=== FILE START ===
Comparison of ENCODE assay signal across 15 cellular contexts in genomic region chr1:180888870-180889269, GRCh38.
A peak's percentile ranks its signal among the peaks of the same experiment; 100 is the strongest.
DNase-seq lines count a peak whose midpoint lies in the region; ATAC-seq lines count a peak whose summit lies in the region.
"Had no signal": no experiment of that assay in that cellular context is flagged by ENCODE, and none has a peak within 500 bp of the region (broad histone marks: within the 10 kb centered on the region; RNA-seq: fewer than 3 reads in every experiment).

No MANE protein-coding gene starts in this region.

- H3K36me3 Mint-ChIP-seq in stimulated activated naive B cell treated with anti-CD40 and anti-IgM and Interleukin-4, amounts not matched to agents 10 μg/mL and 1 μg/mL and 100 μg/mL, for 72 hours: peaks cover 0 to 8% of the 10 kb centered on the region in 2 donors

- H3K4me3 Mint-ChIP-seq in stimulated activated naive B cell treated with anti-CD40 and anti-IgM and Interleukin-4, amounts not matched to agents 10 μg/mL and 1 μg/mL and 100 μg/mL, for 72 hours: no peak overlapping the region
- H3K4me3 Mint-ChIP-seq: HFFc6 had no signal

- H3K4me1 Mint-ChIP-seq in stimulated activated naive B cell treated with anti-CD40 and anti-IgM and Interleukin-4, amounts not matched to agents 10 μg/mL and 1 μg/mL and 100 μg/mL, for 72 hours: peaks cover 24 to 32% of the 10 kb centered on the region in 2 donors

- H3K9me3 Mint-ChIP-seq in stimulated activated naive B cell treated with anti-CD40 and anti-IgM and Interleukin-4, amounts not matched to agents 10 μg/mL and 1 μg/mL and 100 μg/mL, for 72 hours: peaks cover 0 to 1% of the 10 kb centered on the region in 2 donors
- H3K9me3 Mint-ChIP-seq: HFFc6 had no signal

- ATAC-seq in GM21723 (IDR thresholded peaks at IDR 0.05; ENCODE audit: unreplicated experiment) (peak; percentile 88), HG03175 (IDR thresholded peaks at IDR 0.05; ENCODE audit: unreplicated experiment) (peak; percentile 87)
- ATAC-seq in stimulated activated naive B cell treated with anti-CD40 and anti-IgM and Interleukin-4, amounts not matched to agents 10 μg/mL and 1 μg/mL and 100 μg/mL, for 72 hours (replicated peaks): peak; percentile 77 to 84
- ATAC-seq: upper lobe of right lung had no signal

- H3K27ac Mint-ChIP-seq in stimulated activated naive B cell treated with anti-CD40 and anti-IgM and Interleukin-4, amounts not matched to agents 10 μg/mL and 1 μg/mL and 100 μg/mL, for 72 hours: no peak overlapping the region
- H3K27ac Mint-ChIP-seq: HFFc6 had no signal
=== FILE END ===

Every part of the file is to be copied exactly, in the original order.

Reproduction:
Comparison of ENCODE assay signal across 15 cellular contexts in genomic region chr1:180888870-180889269, GRCh38.
A peak's percentile ranks its signal among the peaks of the same experiment; 100 is the strongest.
DNase-seq lines count a peak whose midpoint lies in the region; ATAC-seq lines count a peak whose summit lies in the region.
"Had no signal": no experiment of that assay in that cellular context is flagged by ENCODE, and none has a peak within 500 bp of the region (broad histone marks: within the 10 kb centered on the region; RNA-seq: fewer than 3 reads in every experiment).

No MANE protein-coding gene starts in this region.

- H3K36me3 Mint-ChIP-seq in stimulated activated naive B cell treated with anti-CD40 and anti-IgM and Interleukin-4, amounts not matched to agents 10 μg/mL and 1 μg/mL and 100 μg/mL, for 72 hours: peaks cover 0 to 8% of the 10 kb centered on the region in 2 donors

- H3K4me3 Mint-ChIP-seq in stimulated activated naive B cell treated with anti-CD40 and anti-IgM and Interleukin-4, amounts not matched to agents 10 μg/mL and 1 μg/mL and 100 μg/mL, for 72 hours: no peak overlapping the region
- H3K4me3 Mint-ChIP-seq: HFFc6 had no signal

- H3K4me1 Mint-ChIP-seq in stimulated activated naive B cell treated with anti-CD40 and anti-IgM and Interleukin-4, amounts not matched to agents 10 μg/mL and 1 μg/mL and 100 μg/mL, for 72 hours: peaks cover 24 to 32% of the 10 kb centered on the region in 2 donors

- H3K9me3 Mint-ChIP-seq in stimulated activated naive B cell treated with anti-CD40 and anti-IgM and Interleukin-4, amounts not matched to agents 10 μg/mL and 1 μg/mL and 100 μg/mL, for 72 hours: peaks cover 0 to 1% of the 10 kb centered on the region in 2 donors
- H3K9me3 Mint-ChIP-seq: HFFc6 had no signal

- ATAC-seq in GM21723 (IDR thresholded peaks at IDR 0.05; ENCODE audit: unreplicated experiment) (peak; percentile 88), HG03175 (IDR thresholded peaks at IDR 0.05; ENCODE audit: unreplicated experiment) (peak; percentile 87)
- ATAC-seq in stimulated activated naive B cell treated with anti-CD40 and anti-IgM and Interleukin-4, amounts not matched to agents 10 μg/mL and 1 μg/mL and 100 μg/mL, for 72 hours (replicated peaks): peak; percentile 77 to 84
- ATAC-seq: upper lobe of right lung had no signal

- H3K27ac Mint-ChIP-seq in stimulated activated naive B cell treated with anti-CD40 and anti-IgM and Interleukin-4, amounts not matched to agents 10 μg/mL and 1 μg/mL and 100 μg/mL, for 72 hours: no peak overlapping the region
- H3K27ac Mint-ChIP-seq: HFFc6 had no signal